Watch this week’s service on YouTube by clicking: April 30 Worship Service Video
Join us for worship on Sundays at 10:00
- Please join us after the service in the Van Roon Community Hall for HeBrews Café, refreshments and fellowship after worship.
- Michael Wilson’s book “A Pastoral Pandemic: Remaining Connected in a Time of Disconnection” is now available in store and online through CommonWord Bookstore (Canadian Mennonite University). “A Pastoral Pandemic” is a collection of letters chronicling the two years Charleswood United Church suspended in-person worship. For more information visit: https://www.commonword.ca/go/3408.
Welcome to worship for Sunday, April 30, 2023.
Oddly enough, every year there is a Sunday tucked away in the middle of the season of Easter (the 50 days between Easter Sunday and Pentecost) called Good Shepherd Sunday. This is definitely a minor observance. No need to go shopping for Good Shepherd cards.
Not surprisingly, one of the lessons suggested for that day when it comes around is Psalm 23. It is quite possible that Psalm 23 is the most familiar text in all of scripture. But “The Lord’s My Shepherd” (which we will be singing on Sunday) is not the only place in scripture where the imagery of sheep/shepherds/lambs is used. Far from it.
References begin early in the Bible. In Genesis 4 Abel is described as a keeper of sheep. The story of a ram caught in the thickets and sacrificed in place of Isaac comes to mind. A lamb plays a pivotal role in the Exodus as the meal which enables a plague to pass-over Israel. David, the greatest ruler of Israel was known as a shepherd king not only because he literally was a shepherd boy when he was anointed by Samuel, but because he was thought to have ruled over Israel as a shepherd would. Isaiah describes the peaceable kingdom as one in which “the lion lies down with the lamb”.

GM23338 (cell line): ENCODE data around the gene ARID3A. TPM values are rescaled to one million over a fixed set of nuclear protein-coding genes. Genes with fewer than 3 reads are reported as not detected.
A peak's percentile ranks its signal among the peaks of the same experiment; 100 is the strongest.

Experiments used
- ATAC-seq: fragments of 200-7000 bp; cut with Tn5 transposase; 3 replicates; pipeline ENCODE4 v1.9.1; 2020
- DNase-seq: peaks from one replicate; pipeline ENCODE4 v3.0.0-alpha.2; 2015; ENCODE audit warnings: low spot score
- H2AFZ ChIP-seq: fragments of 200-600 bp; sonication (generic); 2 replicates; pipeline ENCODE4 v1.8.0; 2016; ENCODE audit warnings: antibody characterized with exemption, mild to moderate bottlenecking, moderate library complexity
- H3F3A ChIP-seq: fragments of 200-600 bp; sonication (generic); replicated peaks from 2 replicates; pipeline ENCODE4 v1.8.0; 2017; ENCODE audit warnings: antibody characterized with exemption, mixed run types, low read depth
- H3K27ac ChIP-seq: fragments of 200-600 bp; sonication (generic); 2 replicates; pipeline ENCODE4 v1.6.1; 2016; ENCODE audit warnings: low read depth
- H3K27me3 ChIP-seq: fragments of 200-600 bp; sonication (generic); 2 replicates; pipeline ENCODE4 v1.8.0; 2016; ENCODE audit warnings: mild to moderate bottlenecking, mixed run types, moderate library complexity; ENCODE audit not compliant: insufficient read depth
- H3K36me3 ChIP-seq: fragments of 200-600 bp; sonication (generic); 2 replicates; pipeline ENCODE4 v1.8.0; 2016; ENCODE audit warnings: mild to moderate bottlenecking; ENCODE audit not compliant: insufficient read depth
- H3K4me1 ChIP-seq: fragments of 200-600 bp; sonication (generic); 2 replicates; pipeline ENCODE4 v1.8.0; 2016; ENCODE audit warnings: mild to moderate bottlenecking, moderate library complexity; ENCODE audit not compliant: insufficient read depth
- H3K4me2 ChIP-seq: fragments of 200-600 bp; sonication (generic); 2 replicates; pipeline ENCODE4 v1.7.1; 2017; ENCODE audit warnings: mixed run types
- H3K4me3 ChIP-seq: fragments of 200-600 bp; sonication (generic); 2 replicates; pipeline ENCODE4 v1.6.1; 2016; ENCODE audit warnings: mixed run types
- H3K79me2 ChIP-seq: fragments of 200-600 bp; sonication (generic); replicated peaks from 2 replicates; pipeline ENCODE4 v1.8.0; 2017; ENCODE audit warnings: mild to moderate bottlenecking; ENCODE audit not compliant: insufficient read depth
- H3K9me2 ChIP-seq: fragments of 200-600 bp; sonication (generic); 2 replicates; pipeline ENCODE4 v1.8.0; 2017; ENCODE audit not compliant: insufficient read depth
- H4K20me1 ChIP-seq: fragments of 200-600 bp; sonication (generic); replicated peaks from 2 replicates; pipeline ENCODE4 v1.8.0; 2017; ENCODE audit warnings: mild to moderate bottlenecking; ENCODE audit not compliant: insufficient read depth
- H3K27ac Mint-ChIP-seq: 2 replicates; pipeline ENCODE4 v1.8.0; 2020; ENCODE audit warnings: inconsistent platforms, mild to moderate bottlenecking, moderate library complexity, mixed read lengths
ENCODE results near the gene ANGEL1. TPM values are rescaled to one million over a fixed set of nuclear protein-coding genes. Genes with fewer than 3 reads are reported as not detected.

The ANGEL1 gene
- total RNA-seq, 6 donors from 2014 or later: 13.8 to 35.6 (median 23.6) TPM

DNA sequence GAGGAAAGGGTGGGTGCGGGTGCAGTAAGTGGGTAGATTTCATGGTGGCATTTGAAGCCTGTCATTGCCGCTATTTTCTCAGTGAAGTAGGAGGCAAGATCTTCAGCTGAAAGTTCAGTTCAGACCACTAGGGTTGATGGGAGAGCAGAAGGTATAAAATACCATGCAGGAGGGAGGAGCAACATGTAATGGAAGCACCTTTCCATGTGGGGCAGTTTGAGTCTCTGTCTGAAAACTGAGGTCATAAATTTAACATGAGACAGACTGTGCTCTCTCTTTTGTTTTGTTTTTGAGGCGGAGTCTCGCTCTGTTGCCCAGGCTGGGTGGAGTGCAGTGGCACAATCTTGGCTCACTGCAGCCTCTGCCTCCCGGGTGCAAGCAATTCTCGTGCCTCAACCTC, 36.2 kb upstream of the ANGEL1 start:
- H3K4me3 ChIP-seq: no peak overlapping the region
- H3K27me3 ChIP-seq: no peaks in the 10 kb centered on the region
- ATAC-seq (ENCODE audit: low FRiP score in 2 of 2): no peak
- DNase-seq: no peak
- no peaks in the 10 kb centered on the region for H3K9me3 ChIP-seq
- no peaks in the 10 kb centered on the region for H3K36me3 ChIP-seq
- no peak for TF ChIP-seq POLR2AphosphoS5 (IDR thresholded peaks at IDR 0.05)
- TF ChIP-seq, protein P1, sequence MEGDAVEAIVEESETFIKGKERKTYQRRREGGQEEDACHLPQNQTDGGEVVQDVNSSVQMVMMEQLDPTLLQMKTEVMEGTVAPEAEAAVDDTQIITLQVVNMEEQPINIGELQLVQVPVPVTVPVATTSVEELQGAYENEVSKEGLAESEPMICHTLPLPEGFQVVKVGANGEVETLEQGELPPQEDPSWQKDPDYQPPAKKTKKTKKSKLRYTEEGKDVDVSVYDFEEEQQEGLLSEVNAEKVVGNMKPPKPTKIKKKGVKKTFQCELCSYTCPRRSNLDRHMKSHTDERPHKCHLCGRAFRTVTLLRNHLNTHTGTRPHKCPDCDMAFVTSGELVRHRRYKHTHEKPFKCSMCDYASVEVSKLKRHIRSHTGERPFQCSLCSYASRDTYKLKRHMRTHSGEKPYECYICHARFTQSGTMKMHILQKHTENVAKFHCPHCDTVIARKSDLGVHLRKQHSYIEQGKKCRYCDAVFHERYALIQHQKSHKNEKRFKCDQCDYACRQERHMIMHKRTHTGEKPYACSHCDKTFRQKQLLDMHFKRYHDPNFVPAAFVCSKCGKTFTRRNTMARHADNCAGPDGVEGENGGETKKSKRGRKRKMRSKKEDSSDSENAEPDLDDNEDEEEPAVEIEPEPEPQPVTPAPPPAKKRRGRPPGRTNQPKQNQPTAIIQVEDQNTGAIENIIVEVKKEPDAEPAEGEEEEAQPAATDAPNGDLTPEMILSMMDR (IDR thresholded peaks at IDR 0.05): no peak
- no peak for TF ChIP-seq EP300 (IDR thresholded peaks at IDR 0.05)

We all know that when Jesus was born there were shepherds watching their flocks by night, the first to whom the birth was announced and the first visitors. There are two books in the New Testament where the sheep/shepherd/lamb imagery is used extensively. The early Christian Church saw many parallels between the Passover (or paschal) lamb and the death of Jesus. A sacrifice that leads to life. Thus the Gospel of John calls Jesus “the lamb of God who takes away the sins of the world” and “the Good Shepherd” and “the gate to the sheepfold” and “the shepherd who lays his life down for his sheep”. And the Book of Revelation which is both a more developed later tradition as well as highly metaphorical, refers to Jesus as the Lamb throughout.
There are 186 references to sheep in the Bible and a further 82 of shepherds. So one Good Shepherd Sunday a year makes a little sense.
What is ironic is that it often coincides with Earth Day. To be clear, the lectionary is much older than Earth Day and the timing of Good Shepherd Sunday has to do with Easter and nothing else. Furthermore, Earth Day cares nothing at all for the Christian Calendar. It began in the United States in 1970 and April 22 was chosen primarily because that was when university students would be on break and thus available for a little environmental activism.
But surely it is serendipitous that Good Shepherd Sunday and Earth Day often come close together. The spirituality of Israel, and maybe the psalms in particular, make clear that there is a inherent goodness to the earth. The Old Testament seems to provide witness to the idea that the human being and the earth are part of the same creation and that if we take care of the earth, it will take care of us. I think it a wonder that a person of faith, 3000 years ago, on the other side of the world, in a cultural context utterly opposite to our own, would recognize the serenity of sitting beside still waters and say so. Because all of us know just how eternally true that is.
My friend and colleague, Dr. Arthur Walker-Jones from the University of Winnipeg, wrote a book called “The Green Psalter”. In it he says, “Earth is alive and has a voice with which it responds to the Creator with joy and praise.”
They say that climate change is an existential threat and environmental sustainability is critical. It is also a path of righteousness that connects us to that which has always been true.
Grace and peace,
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- The reading for this week’s service can be found here: Psalm 23
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- For more information on earthquake relief efforts in Turkey and Syria please visit any of the following:
Mennonite Central Committee: MCC Earthquake Relief.
The Canadian Red Cross page link: Canadian Red Cross Earthquake Appeal.
The United Church Response link: UCC Earthquake Relief